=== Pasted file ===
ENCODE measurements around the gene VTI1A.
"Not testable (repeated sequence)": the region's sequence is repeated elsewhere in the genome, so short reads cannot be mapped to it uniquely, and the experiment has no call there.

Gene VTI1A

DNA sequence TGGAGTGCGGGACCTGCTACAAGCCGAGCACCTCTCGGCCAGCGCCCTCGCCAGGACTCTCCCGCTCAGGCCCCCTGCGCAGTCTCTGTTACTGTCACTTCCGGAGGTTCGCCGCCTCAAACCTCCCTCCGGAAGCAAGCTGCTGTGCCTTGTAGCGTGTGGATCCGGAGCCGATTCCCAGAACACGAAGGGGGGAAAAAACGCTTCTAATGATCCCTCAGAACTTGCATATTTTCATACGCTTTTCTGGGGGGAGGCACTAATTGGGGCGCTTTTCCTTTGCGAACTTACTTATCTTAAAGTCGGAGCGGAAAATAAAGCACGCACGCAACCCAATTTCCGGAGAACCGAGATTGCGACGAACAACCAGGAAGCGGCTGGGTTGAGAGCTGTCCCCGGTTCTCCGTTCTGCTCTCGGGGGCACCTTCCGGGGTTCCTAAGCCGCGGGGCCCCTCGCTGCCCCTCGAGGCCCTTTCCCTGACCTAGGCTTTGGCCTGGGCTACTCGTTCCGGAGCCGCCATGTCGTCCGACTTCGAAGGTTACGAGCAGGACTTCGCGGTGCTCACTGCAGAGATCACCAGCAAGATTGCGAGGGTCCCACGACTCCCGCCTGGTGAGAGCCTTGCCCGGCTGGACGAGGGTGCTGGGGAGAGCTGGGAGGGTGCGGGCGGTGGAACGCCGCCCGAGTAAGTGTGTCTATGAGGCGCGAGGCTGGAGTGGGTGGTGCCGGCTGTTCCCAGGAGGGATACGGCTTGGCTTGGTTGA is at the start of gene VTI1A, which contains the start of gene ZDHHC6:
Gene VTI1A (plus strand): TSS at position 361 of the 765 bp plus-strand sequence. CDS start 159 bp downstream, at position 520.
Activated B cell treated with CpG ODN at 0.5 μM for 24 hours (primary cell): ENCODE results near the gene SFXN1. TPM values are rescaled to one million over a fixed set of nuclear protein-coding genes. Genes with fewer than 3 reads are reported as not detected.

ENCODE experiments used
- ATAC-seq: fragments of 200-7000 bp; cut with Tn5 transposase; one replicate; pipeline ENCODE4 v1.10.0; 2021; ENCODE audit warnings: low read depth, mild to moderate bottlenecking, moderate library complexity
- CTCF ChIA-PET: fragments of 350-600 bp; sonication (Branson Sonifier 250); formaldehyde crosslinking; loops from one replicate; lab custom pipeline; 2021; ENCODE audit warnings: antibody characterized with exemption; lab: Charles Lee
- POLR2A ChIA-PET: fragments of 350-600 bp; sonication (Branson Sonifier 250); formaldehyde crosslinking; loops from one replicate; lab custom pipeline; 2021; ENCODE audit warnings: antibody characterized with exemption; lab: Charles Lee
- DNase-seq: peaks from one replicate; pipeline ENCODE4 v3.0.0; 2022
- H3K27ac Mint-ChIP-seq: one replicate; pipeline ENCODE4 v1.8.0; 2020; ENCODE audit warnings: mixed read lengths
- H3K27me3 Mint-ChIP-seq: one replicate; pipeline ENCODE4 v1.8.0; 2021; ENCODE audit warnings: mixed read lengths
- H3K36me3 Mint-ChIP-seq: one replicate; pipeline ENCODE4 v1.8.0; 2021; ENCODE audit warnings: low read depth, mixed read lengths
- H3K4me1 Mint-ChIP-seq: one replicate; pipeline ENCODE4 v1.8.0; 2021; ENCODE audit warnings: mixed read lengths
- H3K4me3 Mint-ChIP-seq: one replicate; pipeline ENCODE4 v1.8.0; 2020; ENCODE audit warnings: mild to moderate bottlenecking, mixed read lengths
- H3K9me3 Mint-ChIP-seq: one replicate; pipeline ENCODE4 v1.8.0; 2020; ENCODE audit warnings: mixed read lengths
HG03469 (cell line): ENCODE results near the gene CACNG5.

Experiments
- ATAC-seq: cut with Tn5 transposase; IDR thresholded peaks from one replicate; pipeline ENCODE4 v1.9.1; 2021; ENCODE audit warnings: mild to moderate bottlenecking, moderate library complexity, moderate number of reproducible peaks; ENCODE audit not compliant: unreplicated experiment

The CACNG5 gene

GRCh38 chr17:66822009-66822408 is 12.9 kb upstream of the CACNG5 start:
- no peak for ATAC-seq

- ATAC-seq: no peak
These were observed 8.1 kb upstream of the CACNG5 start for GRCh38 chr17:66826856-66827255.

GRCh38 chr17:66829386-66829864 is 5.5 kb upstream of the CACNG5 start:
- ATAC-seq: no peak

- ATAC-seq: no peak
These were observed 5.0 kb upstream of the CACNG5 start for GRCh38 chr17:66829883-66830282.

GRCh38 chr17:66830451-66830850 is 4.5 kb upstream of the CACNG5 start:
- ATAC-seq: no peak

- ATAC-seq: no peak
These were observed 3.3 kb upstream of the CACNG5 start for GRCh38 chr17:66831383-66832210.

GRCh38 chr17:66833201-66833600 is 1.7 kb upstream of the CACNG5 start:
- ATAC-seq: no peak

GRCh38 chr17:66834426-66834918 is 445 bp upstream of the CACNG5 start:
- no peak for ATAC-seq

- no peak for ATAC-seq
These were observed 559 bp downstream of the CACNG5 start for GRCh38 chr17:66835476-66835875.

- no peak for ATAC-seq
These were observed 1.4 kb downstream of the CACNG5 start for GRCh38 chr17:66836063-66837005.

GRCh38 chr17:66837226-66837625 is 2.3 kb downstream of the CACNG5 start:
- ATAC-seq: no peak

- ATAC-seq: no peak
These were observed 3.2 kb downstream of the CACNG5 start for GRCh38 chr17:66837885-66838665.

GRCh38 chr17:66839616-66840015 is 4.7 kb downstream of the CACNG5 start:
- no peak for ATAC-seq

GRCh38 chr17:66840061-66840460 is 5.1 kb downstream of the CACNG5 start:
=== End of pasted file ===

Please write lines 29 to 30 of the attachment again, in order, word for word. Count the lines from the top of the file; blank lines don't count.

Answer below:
These were observed 5.0 kb upstream of the CACNG5 start for GRCh38 chr17:66829883-66830282.

GRCh38 chr17:66830451-66830850 is 4.5 kb upstream of the CACNG5 start: